I’ve been meaning to compose an entry about Bertha of Kent probably for as long as I’ve had this blog. That’s going on four years. Just goes to show you, hell hath no highway department like good intentions.
Bertha intrigues me because she’s such an enigma. What we know about her – what few details survive in the historical record – would probably fit on the point of a thumb tack. In this regard, she’s not so far different from many women in the early Middle Ages. That she is not only mentioned at all, but in multiple sources even, is notable in itself. Yet given her reputed role in the mission to convert the Anglo-Saxons to Christianity at the turn of the seventh century, the silence of the sources on Bertha is both disappointing and tantalizing.
What do we know about Bertha? Gregory of Tours tells use that she was the daughter of King Charibert of Paris (r. 561-567) and his first wife, Ingoberg. (The History of the Franks 4.26, trans. Lewis Thorpe.) She married “a man from Kent” (4.26), later described as “the son of a King of Kent.” (9.26)
Bertha is never actually named in The History of the Franks, but is rather described in both passages as simply “a daughter.” Compare this to Berthefled, another of Charibert’s daughters, whom Gregory names as a nun at Ingitrude’s convent at St. Martin’s who flees to Le Mans, where she “ate and slept a lot, and… had no interest at all in the holy offices.” (9.33)
Our chief source for information about Bertha is Bede’s Ecclesiastical History. From here we learn that King Æthelberht of Kent was already familiar with the Christian faith when Augustine and the other missionaries from Rome arrived in 596, because
he had a Christian wife of the Frankish royal family whose name was Bertha. He had received her from her parents on condition that she should be allowed to practice her faith and religion unhindered, with a bishop named Liudhard whom they had provided for her to support her faith. (The Ecclesiastical History of the English People 1.25, trans. Bertram Colgrave)
Later Bede reports that Bertha had been worshipping in a church on the outskirts of Canterbury, built during the Roman occupation of Britain and dedicated to St. Martin. (1.26) If true, the building must have been about 200 years old at the time, as St. Martin died c. 397 and the Romans withdrew from Britain by c. 410. Whether it is coincidence or not that Bertha happened to have a church dedicated to the patron saint of the Franks to worship in is not clear.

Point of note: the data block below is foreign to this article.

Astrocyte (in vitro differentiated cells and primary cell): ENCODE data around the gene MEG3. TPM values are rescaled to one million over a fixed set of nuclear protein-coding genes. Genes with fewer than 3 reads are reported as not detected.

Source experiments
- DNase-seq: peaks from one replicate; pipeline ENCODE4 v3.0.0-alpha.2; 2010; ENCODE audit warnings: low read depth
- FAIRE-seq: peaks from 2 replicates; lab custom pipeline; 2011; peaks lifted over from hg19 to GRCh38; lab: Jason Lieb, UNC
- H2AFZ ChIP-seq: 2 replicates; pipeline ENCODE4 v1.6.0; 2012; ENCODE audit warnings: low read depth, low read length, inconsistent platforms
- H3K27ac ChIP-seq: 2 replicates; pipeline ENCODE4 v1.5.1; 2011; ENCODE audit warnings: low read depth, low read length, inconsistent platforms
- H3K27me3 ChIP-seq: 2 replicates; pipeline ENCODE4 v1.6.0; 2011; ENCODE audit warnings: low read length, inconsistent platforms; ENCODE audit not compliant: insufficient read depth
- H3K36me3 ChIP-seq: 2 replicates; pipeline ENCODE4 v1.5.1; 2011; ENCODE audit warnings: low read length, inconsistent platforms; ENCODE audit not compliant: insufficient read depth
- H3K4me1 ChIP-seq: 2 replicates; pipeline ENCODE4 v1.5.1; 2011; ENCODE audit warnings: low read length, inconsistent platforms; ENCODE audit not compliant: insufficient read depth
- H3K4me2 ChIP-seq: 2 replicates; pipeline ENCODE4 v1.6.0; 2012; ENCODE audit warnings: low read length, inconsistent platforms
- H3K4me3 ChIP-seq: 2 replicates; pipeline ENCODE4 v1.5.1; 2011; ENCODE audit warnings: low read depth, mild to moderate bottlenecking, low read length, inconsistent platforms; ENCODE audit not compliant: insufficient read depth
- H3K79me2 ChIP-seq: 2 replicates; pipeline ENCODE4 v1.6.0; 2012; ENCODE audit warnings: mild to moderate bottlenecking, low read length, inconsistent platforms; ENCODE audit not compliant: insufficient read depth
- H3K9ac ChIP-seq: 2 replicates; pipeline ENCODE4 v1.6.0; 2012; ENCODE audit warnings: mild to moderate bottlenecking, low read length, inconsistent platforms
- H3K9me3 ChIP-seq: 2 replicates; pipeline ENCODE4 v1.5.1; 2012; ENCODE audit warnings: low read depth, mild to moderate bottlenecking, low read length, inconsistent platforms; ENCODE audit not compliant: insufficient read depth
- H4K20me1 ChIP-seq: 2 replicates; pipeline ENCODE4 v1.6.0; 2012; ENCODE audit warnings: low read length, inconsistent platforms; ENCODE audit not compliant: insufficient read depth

The last direct mention of Bertha in the Ecclesiastical History is in the narrative of Æthelberht’s death, which relates that the king “was buried in the chapel of St. Martin, within the church of the Apostles St. Peter and St. Paul, where his queen, Bertha, also lies.” (2.5) Earlier Bede says that Æthelberht died in 616, so from this we can presume that she died between Augustine’s arrival in 596 and 616.
Bertha also benefits from a couple of negative mentions in the Ecclesiastical History, by which I mean that references to other people and events shed a little light on her. For example, Bede’s account indicates that Æthelberht and Bertha had at least one, and possibly two, children. Æthelberht’s successor, Eadbald, “took his father’s wife” (2.5) upon his father’s death. Since it becomes clear elsewhere that Eadbald did not marry his own mother but rather his stepmother, it’s safe to presume that Bertha was his mother.
Eadbald had a sister, Æthelburh, for whom he arranged a marriage to King Edwin of Northumbria in 625. (2.9) Though Æthelburh is named as Æthelberht’s daughter, it is not absolutely certain that Bertha was her mother. Depending on the date of Bertha’s death and Æthelberht’s remarriage, she could have been the daughter of Æthelberht’s second wife. When describing Edwin’s baptism, Bede names the respective mothers of Edwin’s children (2.14) but Eadbald and Æthelburh are named as the children of Æthelberht only (2.5, 2.9). However, this discrepancy may be explained by the fact that Bede was writing his history in a Northumbrian monastery and thus probably had access to more complete information and a greater interest in telling Northumbria’s history.
The final source about Bertha is in a letter Pope Gregory I wrote to her in 601 (Registrum Epistolarum 11.35). In this letter he praises Bertha for her support of Augustine’s mission, as reported to him by Laurence and Peter, comparing her to Constantine’s mother Helena. This letter reveals that Bertha was literate, or at least able to read Scripture (recta fide gloria vestra munita et litteris docta est). Gregory also gently chastises Bertha for failing to use her faith and education to convert her husband to Christianity:
Et quidem iam dudum gloriosi filii nostri coniugis vestri animos prudentiae vestrae bono, sicut revera christianae, debuistis inflectere, ut pro regni et animae suae salute fidem quam colitis sequeretur, quatenus et de eo et per eum de totius gentius conversione digna vobis in caelesyibus gaudiis retributio nasceretur.
From the date on the letter it is possible to shorten the possible time frame of Bertha’s death by 5 years, to some time between 601 and 616. We learn, too, that Bertha knew how to read, though the extent of her education (whether it went beyond the Bible) and who taught her to read are open to conjecture.
At this point, anything we know – or think we know – about Bertha is the result of conjecture. A variety of suppositions, legends, and half-truths about Bertha have been put forth over the years, some of them coming to be accepted uncritically as fact. In a later post(s) I intend to examine some of the more prevalent beliefs about Bertha in light of the very scant (and not always reliable) historical evidence.